Type 1 diabetes and type 2 diabetes are distinct disorders resulting primarily from either a lack of pancreatic insulin in the former or due to development of insulin’s ineffectiveness to maintain blood glucose within the physiologic range in the latter [8]. In genetically pre-disposed persons, the combination of excess caloric intake and less physical activity can lead to obesity which in turn, can induce a state of resistance to the action of insulin [9]. Reductions in β-cell mass and abnormalities of β-cell function can both be demonstrated in patients with type 2 diabetes mellitus and individuals at increased risk for diabetes [10]. Most type 2 diabetics are often obese [11].

The metabolic disease has been identified with some disorders such as mild kidney disease, endothelial dysfunction and oxidative stress [12]. In both developed and developing countries, chronic kidney disease (CKD) is one of the main causes of morbidity and mortality [13].

Since diabetes is closely associated with renal disease, there is the need to find out whether diabetics who visit the CAn-Lab are developing kidney dysfunction so that they can be offered timely advice.

This study was based on the hypothesis that diabetics are more prone to experience kidney dysfunction than non-diabetics. Therefore, the aim of this cross-sectional study was to investigate the renal function of the patients with diabetes mellitus, compared with age-matched non-diabetics. The specific objectives were to find out the symptoms of kidney diseases experienced by the diabetic patients through a questionnaire, to determine the prevalence of obesity, to determine the plasma levels of glucose, uric acid, urea and creatinine and to find the correlation between BMI, FBS, plasma uric acid, urea and creatinine and duration of the disease.

Materials and Methods

Study Design

This cross-sectional study was conducted at the CAn-Lab of the Department of Biochemistry and Biotechnology (KNUST). Data were collected from diabetic patients and non-diabetics from the month of January 2013 to March 2013.

Sampling Procedure

Diabetic and non-diabetic persons who visited the laboratory within the period of the study were recruited after they had given their verbal informed consent. The CAn-Lab is run by the Department of Biochemistry and Biotechnology of KNUST for undertaking clinical biochemistry tests. Apart from using this laboratory for teaching and research, it is also used for income generation, as the clientele who visit the Lab for tests, pay for the services rendered. Some of the patients who go to the University Hospital and other hospitals/clinics near the University patronise this laboratory. In addition, apparently healthy persons who have no overt clinical condition, go there to have periodic check-ups on their state of health. In 2013 the clientele who visited the laboratory were 3,203. Both the diabetics and non-diabetic were part of those who visited the place. The non-diabetics status was confirmed by the measured FBS, which was between 4.1-6.4 mmol/l. The age range of the diabetics and non-diabetics was within the 40-80 y range. The diabetics were out-patients but not in-patients. They were known type 2 diabetics, taking anti-diabetic drugs.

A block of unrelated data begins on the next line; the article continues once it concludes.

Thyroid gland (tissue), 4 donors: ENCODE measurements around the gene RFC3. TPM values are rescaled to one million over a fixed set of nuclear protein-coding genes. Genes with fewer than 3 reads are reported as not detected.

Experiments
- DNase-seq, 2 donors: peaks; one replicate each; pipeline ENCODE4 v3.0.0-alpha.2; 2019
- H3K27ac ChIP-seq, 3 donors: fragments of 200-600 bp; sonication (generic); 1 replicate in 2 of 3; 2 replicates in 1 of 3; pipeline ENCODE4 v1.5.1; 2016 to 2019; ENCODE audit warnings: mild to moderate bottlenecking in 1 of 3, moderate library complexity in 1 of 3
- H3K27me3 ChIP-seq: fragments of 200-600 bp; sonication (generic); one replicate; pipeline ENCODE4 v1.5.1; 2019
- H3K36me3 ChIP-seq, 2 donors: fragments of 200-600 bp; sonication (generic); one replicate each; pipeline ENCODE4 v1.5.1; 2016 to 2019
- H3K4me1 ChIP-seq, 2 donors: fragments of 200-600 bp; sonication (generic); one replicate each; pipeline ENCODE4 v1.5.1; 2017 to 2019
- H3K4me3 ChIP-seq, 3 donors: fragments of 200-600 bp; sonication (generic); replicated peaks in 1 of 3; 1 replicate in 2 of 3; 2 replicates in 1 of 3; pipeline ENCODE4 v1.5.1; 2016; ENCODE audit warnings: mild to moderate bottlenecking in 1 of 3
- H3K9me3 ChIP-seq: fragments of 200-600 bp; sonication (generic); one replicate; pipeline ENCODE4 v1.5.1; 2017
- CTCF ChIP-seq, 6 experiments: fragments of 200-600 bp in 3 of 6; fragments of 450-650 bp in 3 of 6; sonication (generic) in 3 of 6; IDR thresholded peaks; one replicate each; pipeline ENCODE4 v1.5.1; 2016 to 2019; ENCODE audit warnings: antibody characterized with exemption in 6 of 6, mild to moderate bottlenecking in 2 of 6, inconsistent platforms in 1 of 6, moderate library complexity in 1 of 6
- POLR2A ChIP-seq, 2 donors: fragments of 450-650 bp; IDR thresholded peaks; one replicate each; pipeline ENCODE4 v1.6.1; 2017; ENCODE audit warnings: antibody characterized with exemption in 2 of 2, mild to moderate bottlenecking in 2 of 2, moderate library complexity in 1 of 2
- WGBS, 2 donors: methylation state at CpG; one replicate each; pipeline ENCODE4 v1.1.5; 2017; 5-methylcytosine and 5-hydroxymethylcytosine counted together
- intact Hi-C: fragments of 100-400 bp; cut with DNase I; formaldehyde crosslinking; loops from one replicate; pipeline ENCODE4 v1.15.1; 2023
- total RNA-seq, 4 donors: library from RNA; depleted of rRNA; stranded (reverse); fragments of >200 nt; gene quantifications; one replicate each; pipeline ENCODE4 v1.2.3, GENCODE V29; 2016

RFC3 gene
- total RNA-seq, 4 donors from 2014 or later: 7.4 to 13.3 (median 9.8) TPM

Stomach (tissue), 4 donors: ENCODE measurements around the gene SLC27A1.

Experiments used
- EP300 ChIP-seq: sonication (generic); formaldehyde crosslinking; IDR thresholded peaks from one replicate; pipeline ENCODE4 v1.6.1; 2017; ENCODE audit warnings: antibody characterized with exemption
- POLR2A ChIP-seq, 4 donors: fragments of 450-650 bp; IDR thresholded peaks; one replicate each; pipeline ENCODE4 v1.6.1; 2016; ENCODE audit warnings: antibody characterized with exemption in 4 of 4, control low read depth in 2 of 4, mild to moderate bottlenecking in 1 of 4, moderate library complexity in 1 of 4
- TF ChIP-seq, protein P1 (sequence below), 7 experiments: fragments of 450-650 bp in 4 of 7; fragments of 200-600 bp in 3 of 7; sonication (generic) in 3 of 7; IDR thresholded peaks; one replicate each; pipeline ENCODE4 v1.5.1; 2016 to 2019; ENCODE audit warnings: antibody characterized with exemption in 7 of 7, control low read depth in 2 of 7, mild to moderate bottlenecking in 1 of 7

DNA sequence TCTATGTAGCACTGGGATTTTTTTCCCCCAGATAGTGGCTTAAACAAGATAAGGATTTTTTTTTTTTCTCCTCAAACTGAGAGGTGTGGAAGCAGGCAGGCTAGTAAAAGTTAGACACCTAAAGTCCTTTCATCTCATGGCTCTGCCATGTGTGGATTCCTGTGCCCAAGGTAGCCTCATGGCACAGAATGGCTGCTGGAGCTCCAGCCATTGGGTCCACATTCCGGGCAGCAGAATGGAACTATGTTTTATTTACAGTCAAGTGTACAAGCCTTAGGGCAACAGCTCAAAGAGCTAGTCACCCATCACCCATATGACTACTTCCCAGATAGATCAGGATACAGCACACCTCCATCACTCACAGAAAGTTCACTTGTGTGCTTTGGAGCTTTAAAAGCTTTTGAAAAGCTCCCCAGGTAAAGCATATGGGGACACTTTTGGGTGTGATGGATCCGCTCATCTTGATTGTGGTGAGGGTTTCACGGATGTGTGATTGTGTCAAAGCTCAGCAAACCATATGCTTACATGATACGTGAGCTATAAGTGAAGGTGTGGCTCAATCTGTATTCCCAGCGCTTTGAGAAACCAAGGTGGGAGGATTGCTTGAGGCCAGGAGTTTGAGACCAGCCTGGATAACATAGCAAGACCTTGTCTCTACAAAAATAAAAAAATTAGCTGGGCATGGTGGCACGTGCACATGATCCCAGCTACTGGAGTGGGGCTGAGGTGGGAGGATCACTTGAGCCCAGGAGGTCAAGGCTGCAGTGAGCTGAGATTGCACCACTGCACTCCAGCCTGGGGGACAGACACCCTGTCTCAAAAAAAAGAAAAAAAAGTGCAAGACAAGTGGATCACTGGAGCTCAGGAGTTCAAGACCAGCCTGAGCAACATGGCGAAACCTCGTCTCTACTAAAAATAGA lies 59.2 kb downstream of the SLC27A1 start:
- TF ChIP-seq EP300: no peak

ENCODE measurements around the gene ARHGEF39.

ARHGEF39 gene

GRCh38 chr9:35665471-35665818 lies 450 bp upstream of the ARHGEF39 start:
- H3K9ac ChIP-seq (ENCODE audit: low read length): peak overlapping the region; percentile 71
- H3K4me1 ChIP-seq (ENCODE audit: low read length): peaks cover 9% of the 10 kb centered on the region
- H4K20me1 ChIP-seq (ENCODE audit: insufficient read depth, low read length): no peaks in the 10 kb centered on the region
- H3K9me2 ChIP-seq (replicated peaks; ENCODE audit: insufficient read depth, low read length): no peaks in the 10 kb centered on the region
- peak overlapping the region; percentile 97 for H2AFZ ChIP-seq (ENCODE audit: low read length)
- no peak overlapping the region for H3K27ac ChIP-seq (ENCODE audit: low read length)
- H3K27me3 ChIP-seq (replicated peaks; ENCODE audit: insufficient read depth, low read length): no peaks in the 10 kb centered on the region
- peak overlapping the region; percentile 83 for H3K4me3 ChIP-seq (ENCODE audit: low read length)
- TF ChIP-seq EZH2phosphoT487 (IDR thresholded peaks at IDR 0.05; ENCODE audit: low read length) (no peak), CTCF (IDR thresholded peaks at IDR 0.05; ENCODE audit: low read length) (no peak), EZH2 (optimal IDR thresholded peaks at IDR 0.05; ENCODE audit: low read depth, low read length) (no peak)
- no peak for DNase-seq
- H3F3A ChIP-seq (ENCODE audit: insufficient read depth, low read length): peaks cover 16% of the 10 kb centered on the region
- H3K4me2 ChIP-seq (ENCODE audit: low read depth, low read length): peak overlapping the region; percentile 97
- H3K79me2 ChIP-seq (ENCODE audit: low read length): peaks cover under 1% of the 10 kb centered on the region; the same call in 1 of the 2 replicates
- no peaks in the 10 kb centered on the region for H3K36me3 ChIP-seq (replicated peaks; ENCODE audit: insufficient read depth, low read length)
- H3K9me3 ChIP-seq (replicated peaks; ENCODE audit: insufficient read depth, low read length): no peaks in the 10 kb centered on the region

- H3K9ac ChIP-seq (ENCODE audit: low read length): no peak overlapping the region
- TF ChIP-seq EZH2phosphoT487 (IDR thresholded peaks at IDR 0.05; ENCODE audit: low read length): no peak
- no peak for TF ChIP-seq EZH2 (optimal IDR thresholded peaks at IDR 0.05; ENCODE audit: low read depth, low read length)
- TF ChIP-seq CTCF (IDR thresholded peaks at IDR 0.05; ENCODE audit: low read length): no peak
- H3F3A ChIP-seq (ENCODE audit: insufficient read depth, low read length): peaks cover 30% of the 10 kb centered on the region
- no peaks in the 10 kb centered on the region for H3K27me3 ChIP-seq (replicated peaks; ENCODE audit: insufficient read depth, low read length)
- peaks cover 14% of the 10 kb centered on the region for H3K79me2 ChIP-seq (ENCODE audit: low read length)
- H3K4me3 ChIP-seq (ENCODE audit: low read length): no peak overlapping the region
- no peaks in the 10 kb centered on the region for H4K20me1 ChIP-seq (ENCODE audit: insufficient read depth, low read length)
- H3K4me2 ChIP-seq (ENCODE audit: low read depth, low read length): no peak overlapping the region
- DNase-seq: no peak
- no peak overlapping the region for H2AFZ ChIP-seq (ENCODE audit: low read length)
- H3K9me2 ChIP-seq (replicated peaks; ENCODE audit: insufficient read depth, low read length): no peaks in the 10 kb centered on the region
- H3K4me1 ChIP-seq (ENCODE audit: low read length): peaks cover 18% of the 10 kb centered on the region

Prior to undertaking the study, permission was sought from the Laboratory Management Committee.

Data Collection

After explaining the aim of study to the subjects and obtaining informed consent, a questionnaire seeking information on the age, sex and duration of the disease was administered to the subjects. The questionnaire was also used to gather information about medical history, like the presence of some signs and symptoms of kidney disease.